There remains," says the Sun, sum
ming up the argument, "only Cardinal
Gibbons, fhom our correspondent does
net besita .e to pronounce papable, or, in
other words, a possible candidate for the
papal cha r. As to the alleged fact that
the American card'.oil does not sptak
either Fr-nch or Italian, and wculd
therefore be incapable of conferring with
the sacred college except in Lttin, our
correspondent either has not heard of it
or attachew to it little weight. Wunt
he lays stress upon is the
strong (.rift or catholic opinion
ar d symj athy irj Enrone toward tbe
representative American Catholicism. He
intorms us that a very modern cardmt-1
said to bin (be other day : 'We are not
deceived hen w e see in the radiation cf
Americon ideas throughout Europe the
source of ihe encyclical, Rcrum Sovsr
um, and of the repub:ican and demo
cratic orieitatioa of the holy see.' We
are told, fiialiy, tbat Cardinal Lavirerie
has xpressed the conviction that the
cardinal archbishop ef Baltimore would
be 'he fu'i.re pope "
Of Crd cal Gibbons, it is unnecessary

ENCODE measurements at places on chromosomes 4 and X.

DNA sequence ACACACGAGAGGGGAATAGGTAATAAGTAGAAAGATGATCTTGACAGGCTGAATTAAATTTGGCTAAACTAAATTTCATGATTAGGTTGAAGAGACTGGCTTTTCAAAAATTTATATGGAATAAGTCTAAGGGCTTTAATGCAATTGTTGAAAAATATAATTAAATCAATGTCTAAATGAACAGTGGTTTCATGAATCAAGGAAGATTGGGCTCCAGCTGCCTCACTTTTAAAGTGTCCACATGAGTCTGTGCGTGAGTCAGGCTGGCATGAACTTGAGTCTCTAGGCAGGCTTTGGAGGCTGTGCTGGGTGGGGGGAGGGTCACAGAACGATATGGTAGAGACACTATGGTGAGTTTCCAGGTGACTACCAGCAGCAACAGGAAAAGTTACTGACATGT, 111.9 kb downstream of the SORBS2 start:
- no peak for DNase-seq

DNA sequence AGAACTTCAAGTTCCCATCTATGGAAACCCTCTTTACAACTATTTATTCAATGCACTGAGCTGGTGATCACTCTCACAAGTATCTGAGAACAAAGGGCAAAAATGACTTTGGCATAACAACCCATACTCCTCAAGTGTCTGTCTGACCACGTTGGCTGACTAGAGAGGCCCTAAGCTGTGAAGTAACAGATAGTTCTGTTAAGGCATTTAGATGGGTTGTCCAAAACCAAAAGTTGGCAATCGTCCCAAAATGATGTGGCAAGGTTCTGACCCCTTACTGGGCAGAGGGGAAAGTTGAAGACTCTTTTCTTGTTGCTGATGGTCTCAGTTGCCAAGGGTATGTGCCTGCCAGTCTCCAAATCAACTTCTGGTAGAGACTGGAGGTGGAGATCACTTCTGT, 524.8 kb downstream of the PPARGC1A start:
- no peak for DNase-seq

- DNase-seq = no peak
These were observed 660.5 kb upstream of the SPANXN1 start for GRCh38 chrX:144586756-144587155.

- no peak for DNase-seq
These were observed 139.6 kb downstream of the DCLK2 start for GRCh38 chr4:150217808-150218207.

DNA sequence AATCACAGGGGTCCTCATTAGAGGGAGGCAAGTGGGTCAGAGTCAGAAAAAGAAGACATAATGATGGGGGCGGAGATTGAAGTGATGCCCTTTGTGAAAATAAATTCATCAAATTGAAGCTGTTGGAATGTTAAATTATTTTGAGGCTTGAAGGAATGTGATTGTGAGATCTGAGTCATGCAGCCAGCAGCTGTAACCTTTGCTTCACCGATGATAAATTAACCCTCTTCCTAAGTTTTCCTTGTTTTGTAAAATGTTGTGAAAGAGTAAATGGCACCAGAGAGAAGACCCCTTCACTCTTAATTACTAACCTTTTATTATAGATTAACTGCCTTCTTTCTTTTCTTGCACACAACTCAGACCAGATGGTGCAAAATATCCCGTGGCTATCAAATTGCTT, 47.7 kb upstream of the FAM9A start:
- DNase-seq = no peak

to say that not only tbe ten millions of
his core'.i:iinists in America bnt many
also of the Pro'estant faith believe him
worthy of the highest honors in the gi ft
of a churc i. His election to the chair of
Peter wou d be the most significant and
preccant t vent in the religious history
of this cer tury.
A HOST' DRIVER.
Stood the Test.
Alleock's Porus Plasters ft TP ii nun
proachntlc in curative properties, rariiluv
una saieiy oi action, ana are tne oaiy re
liable I'laUers ever nroriiin.l Thr
have successfully stood the test of over
miriy jeais use by tbe pullic, their vir
tues have aevir been eo a ailed bv the nn.
scrupulous imitators who have sought to
iraue upor. me reputation or Aliened s by
making pi isters with holes m them, and
claiming t be "just as good as All
cock's," acd they stand today indorsed
by not only tbe highest oredical author
ities, but ly millions ol grateful patients
who have proved their efllcacy as a
Beware of imitations, and do not he
ieceived by misrepresentations. Ak
for Allcocl 's, and let no solicitation or
explanation induce vou to accent a sub
I suff-'ie J from acute mflnmmatioc in
my nose and head for a week at a time
I could not see. I us d Ely's Cresm
Balm and ia a few days I was cured. It
is wonderfjl how quick it helped me.
Mrs. Georie S. Judson, Hartford, Conn.